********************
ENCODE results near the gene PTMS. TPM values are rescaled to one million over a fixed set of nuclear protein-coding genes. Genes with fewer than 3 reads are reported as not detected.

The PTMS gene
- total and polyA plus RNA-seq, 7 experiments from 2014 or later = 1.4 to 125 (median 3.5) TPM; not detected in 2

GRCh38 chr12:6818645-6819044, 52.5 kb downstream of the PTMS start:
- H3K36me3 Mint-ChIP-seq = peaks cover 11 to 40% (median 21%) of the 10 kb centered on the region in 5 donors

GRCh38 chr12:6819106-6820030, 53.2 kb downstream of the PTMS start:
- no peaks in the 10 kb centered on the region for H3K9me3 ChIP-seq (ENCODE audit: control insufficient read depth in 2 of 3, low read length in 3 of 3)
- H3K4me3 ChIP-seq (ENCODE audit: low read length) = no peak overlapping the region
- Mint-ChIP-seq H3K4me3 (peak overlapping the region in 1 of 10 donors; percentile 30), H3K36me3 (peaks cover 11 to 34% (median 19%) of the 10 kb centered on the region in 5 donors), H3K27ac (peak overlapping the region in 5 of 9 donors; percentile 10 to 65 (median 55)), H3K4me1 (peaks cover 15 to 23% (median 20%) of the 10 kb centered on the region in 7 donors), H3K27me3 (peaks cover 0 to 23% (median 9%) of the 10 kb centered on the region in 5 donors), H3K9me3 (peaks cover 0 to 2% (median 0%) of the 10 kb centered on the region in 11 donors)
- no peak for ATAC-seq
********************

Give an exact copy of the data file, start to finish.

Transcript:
ENCODE results near the gene PTMS. TPM values are rescaled to one million over a fixed set of nuclear protein-coding genes. Genes with fewer than 3 reads are reported as not detected.

The PTMS gene
- total and polyA plus RNA-seq, 7 experiments from 2014 or later = 1.4 to 125 (median 3.5) TPM; not detected in 2

GRCh38 chr12:6818645-6819044, 52.5 kb downstream of the PTMS start:
- H3K36me3 Mint-ChIP-seq = peaks cover 11 to 40% (median 21%) of the 10 kb centered on the region in 5 donors

GRCh38 chr12:6819106-6820030, 53.2 kb downstream of the PTMS start:
- no peaks in the 10 kb centered on the region for H3K9me3 ChIP-seq (ENCODE audit: control insufficient read depth in 2 of 3, low read length in 3 of 3)
- H3K4me3 ChIP-seq (ENCODE audit: low read length) = no peak overlapping the region
- Mint-ChIP-seq H3K4me3 (peak overlapping the region in 1 of 10 donors; percentile 30), H3K36me3 (peaks cover 11 to 34% (median 19%) of the 10 kb centered on the region in 5 donors), H3K27ac (peak overlapping the region in 5 of 9 donors; percentile 10 to 65 (median 55)), H3K4me1 (peaks cover 15 to 23% (median 20%) of the 10 kb centered on the region in 7 donors), H3K27me3 (peaks cover 0 to 23% (median 9%) of the 10 kb centered on the region in 5 donors), H3K9me3 (peaks cover 0 to 2% (median 0%) of the 10 kb centered on the region in 11 donors)
- no peak for ATAC-seq